After the CDC and the American Academy of Pediatrics issued their student-mask guidance last month, I contacted both organizations asking for the evidence or underlying data upon which they had based their recommendations. The AAP did not respond to multiple requests. The CDC press office replied that since children under 12 cannot be vaccinated, the agency “recommends schools do universal masking” and included links to unrelated materials on vaccines and a recent outbreak among adults. Over the course of several weeks, I also corresponded with many experts — epidemiologists, infectious-disease specialists, an immunologist, pediatricians, and a physician publicly active in matters relating to COVID — asking for the best evidence they were aware of that mask requirements on students were effective. Nobody was able to find a data set as robust as the Georgia results — that is, a large cohort study directly looking at the effects of a mask requirement. (The closest is a study published in Science, based on a Facebook survey, that was suggestive but not conclusive of a marginal benefit of student masking. )
“A year ago, I said, ‘Masks are not the end of the world; why not just wear a mask?’” Elissa Schechter-Perkins, the director of Emergency Medicine Infectious Disease Management at Boston Medical Center, told me. “But the world has changed, there are real downsides to masking children for this long, with no known end date, and without any clear upside.” She continued, “I’m not aware of any studies that show conclusively that kids wearing masks in schools has any effect on their own morbidity or mortality or on the hospitalization or death rate in the community around them.”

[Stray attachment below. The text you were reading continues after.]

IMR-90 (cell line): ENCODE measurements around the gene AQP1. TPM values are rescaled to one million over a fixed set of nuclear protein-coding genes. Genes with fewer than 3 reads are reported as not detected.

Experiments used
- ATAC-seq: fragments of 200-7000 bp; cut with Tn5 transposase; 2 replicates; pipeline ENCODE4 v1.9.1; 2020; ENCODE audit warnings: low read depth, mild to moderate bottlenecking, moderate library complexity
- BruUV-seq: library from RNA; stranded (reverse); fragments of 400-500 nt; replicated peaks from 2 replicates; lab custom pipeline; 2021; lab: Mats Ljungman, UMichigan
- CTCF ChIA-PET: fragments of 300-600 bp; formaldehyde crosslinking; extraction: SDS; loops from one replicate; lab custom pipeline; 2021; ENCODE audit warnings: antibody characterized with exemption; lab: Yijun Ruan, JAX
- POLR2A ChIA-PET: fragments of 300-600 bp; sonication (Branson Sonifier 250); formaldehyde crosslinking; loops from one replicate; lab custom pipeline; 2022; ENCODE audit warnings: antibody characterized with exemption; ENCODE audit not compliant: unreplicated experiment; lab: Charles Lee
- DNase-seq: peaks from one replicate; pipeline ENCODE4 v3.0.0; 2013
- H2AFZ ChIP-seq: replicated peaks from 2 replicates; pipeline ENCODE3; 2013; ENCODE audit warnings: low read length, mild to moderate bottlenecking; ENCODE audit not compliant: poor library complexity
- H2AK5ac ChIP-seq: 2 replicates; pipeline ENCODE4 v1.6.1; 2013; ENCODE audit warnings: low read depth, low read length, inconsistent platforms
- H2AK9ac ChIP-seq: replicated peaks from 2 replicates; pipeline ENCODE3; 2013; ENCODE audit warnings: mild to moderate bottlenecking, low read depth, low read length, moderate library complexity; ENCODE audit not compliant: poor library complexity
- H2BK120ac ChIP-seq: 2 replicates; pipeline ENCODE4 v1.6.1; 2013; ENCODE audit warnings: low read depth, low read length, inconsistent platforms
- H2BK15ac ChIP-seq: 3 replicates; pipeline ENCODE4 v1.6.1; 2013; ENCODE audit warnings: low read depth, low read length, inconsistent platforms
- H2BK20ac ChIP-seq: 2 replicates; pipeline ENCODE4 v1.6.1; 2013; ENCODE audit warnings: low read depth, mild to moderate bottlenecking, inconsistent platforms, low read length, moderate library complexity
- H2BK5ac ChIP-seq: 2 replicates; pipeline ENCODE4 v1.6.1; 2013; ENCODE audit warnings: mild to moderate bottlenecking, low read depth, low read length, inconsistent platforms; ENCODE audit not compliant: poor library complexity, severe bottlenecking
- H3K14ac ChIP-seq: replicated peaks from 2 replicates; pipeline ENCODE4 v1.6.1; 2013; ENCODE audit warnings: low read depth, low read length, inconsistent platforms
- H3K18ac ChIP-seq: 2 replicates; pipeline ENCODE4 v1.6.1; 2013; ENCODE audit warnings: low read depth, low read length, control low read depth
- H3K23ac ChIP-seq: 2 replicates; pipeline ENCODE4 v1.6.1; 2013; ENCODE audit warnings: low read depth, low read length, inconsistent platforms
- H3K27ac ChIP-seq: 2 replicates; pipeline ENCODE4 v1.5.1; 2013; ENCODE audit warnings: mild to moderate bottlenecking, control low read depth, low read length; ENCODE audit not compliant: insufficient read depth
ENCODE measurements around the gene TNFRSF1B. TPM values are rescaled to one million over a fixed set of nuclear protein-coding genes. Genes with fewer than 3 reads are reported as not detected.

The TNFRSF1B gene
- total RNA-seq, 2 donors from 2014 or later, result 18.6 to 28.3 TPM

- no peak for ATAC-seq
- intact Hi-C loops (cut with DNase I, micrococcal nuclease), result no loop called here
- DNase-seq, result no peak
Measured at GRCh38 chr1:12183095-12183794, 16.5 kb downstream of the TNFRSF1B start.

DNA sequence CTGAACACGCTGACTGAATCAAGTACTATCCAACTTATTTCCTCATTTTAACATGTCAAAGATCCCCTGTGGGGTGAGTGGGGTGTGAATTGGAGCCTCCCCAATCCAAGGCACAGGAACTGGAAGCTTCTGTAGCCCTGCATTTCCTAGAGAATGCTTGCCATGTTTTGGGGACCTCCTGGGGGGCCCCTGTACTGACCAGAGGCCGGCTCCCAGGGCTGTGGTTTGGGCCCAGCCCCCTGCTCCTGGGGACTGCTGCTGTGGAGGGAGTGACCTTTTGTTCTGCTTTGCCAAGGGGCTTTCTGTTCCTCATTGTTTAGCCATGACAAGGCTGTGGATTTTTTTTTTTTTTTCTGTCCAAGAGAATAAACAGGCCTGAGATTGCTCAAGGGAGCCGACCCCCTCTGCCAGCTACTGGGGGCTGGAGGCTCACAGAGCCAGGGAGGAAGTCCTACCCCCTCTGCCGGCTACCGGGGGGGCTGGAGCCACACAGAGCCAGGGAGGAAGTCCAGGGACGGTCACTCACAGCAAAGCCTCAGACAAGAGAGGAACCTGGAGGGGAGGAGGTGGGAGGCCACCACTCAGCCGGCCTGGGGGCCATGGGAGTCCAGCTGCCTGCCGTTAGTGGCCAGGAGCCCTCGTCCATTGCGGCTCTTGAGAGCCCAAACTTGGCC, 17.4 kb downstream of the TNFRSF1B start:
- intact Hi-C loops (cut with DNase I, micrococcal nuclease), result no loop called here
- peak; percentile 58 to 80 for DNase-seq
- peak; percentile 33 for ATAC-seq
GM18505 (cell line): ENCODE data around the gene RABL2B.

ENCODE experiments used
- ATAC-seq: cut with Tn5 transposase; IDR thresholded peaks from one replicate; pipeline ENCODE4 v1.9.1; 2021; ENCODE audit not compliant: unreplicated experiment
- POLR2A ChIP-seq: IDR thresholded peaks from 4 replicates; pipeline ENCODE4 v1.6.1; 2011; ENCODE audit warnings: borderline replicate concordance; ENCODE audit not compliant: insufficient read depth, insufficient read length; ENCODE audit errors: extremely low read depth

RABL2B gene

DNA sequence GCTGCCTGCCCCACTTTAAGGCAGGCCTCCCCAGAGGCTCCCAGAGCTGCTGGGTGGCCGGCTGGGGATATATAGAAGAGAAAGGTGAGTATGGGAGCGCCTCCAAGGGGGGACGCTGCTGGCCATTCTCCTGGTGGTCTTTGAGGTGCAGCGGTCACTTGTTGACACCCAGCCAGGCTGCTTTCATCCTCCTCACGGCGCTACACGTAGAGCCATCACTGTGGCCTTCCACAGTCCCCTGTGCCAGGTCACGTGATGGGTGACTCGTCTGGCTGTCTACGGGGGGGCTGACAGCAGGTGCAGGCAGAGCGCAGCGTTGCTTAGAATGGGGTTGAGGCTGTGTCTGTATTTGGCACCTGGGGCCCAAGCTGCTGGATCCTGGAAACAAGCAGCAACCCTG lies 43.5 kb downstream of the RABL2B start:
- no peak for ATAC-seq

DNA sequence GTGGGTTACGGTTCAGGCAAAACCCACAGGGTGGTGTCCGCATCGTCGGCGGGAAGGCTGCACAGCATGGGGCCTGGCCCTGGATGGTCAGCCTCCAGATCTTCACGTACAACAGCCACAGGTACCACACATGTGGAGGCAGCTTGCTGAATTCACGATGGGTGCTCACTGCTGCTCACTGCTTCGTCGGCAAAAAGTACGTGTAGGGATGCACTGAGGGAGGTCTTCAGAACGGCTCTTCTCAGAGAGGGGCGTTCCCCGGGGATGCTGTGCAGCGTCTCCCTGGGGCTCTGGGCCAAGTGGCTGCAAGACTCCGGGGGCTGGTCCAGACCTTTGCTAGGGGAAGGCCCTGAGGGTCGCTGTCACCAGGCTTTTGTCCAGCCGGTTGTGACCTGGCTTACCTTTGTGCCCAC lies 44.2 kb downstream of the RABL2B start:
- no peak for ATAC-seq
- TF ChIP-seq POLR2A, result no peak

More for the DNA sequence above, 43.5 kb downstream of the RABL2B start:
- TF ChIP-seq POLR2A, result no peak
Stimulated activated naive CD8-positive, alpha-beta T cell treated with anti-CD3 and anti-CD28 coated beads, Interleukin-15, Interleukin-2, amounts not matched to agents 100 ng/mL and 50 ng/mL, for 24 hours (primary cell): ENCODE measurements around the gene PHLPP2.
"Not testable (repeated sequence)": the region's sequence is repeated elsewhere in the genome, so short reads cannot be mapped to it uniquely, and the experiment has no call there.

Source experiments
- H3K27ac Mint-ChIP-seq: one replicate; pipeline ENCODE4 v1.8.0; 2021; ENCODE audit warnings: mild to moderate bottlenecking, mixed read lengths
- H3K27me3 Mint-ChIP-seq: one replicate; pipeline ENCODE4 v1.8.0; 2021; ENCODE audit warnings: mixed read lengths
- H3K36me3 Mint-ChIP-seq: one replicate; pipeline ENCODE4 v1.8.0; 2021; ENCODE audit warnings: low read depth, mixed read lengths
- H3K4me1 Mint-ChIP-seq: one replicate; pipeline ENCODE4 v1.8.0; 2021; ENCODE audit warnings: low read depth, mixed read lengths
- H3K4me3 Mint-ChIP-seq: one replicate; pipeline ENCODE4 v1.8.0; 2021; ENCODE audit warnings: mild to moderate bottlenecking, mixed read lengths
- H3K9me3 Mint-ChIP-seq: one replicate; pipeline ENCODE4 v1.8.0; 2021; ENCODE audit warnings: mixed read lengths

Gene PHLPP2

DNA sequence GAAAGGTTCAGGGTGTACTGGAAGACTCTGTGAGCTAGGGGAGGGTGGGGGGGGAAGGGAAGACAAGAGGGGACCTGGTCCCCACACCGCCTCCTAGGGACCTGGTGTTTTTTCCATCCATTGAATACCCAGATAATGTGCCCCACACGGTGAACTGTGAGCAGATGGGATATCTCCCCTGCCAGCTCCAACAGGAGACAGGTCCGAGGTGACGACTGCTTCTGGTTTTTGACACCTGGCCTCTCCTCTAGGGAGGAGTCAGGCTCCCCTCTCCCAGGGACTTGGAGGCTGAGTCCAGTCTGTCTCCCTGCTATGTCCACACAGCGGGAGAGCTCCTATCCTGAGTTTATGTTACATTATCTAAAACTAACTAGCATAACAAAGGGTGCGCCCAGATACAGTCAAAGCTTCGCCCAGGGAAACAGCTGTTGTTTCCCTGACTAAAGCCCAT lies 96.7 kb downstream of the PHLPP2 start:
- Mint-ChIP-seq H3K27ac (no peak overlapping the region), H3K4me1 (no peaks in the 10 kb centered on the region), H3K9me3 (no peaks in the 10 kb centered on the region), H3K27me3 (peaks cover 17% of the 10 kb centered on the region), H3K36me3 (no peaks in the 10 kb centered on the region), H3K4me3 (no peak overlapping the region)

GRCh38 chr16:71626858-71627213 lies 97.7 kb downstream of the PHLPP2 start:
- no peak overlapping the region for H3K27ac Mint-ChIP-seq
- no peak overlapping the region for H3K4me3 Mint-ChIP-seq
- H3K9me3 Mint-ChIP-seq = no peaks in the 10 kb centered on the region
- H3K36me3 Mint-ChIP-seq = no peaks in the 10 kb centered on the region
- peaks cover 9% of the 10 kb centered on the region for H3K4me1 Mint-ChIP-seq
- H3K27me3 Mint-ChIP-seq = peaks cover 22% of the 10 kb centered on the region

Schechter-Perkins is just one of a number of top experts calling for this type of discussion — and raising questions about the CDC’s recent recommendations and what has become accepted conventional knowledge. “We lack credible evidence for benefits of masking kids aged 2 to 5, despite what the American Academy of Pediatrics says,” Jeffrey Flier, former dean of Harvard Medical School, wrote recently. While there are models, and simulations on mannequins with masks, “mechanistic studies are incapable of anticipating and tallying the effects that emerge when real people are asked to do real things in the real world,” Vinay Prasad of UCSF wrote in a critique of the CDC’s child masking recommendation. “The CDC cannot ‘follow the science’ because there is no relevant science.”
This question of “relevant science” is what makes the Georgia study worth careful consideration. Over and over, studies and reports on children in schools with low transmission rates claim in their summaries that masking students helped keep transmission down. But looking at the underlying data in these studies, masks were always required or widely worn, and implemented in concert with a variety of other interventions, such as increased ventilation. Without a comparison group that didn’t require student masking, it’s difficult or impossible to isolate the effect of masks. (This is the error made by Duke University researchers who wrote a report about North Carolina schools, later summarized in a New York Times opinion piece.) I reviewed 17 different studies cited by the CDC in its K-12 guidance as evidence that masks on students are effective, and not one study looked at student mask use in isolation from other mitigation measures, or against a control. Some even demonstrated that no student masking correlated with low transmission.
Children are less likely to have severe disease from SARS-CoV-2, and when infected less likely to be symptomatic, which correlates with lower contagiousness. Those facts alone may account for part of the reason why the Georgia study found no clear benefit for a masking requirement for kids in schools. Though the CDC says that layered mitigation in schools is effective, without studying each of the layers individually, it cannot know which of those measures work, and to what degree, and which don’t. For example, several experts told me, it’s entirely possible that open windows or fresh-air ventilation accounts for nearly all the mitigation benefit in a classroom and other “layered” interventions may contribute only a marginal benefit or none at all.